The DHAAT were entirely responsible for the denial of gallantry awards for Andy and Tony. The Tribunal ignored over 1,300 pages of written evidence and oral and written statements given by actual witnesses who served alongside both men in the US-led Combined Explosives Exploitation Cell (CEXC). The Tribunal (which then, and still to this day, contains no member with similar operational ‘on-the-ground’ experience nor any gallantry awards), overruled witness accounts that recommended that Street and Gilchrist deserved medals of gallantry during their time as the “Baghdad bomb-hunters”. The Tribunal ignored the oral evidence provided from Australian Commanders in charge of all Australian troops deployed in the Middle East at the time of Street and Gilchrist’s deployment. Other witness statements that were dismissed were from fellow members of Andy and Tony’s ten-man patrol team, whose UK and US members were awarded a George Cross, a Queen’s Commendation for Bravery, a Mention in Dispatches, a Bronze Star, two FBI Shields of Bravery and a FBI Medal of Valour between them.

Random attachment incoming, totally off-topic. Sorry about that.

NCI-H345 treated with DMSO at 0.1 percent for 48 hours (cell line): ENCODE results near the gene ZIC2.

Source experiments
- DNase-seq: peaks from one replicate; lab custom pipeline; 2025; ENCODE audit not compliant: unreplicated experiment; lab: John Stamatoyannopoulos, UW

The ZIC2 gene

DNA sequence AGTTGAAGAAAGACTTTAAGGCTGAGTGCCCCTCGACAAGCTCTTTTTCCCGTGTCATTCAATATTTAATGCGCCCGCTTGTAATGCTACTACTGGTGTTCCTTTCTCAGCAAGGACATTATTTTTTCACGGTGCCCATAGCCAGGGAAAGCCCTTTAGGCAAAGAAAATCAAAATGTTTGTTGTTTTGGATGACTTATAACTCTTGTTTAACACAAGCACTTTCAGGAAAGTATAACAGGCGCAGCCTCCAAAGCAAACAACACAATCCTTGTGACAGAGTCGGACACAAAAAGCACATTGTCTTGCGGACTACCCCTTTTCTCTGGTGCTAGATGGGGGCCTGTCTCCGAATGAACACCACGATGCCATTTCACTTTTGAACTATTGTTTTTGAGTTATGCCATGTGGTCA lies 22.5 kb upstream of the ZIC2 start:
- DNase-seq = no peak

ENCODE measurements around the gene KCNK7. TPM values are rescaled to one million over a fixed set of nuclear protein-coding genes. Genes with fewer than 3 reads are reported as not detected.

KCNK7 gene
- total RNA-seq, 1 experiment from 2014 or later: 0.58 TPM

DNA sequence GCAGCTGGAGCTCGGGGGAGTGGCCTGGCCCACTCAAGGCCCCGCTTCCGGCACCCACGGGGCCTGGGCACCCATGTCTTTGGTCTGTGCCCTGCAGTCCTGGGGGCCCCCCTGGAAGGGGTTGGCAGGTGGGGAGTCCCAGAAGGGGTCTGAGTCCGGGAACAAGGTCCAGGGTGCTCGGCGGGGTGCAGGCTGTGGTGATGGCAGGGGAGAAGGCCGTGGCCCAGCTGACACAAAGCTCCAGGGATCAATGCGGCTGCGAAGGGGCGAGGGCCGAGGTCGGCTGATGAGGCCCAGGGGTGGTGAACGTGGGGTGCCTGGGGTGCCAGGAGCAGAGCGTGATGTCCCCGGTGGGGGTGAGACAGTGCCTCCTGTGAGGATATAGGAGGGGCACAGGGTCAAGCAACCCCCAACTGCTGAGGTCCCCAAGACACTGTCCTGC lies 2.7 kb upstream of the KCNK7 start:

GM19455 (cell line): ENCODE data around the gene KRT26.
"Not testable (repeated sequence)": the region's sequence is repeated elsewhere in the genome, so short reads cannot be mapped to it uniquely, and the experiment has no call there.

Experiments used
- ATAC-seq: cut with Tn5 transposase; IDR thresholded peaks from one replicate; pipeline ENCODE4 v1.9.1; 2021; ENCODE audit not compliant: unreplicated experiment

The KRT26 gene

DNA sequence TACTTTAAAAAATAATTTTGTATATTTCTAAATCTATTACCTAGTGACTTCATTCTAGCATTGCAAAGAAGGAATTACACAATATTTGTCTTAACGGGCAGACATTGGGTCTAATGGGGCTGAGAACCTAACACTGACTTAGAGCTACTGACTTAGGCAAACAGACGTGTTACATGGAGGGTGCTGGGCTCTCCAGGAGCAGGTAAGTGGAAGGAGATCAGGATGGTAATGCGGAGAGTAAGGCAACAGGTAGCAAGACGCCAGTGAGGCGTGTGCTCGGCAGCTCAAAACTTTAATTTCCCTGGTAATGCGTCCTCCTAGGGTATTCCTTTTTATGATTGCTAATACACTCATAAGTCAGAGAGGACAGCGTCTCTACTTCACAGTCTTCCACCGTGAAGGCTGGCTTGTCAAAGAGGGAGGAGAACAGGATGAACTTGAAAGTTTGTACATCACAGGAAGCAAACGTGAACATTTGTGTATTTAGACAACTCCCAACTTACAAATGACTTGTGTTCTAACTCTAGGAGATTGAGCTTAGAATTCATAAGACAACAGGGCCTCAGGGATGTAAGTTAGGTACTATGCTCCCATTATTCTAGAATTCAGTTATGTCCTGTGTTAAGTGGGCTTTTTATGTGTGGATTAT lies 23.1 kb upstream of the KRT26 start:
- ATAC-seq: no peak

Inexplicably, the Tribunal produced a single, handwritten, unofficial note allegedly written by a high-ranking ‘Australian General’ - with no connection to the men or their unit - that they used to justify the denial of awards.
Surprisingly, as the media reports were quick to recognise, the DHAAT reported that they could not identify what constitutes gallantry! So why did they ignore the testimony of the likes of Norton - a soldier awarded the very highest medal for gallantry? ALL the witnesses had much more operational experience of bravery than the entire board of the DHAAT. This is surely not to be ignored when the Tribunal could not even identify what gallantry was?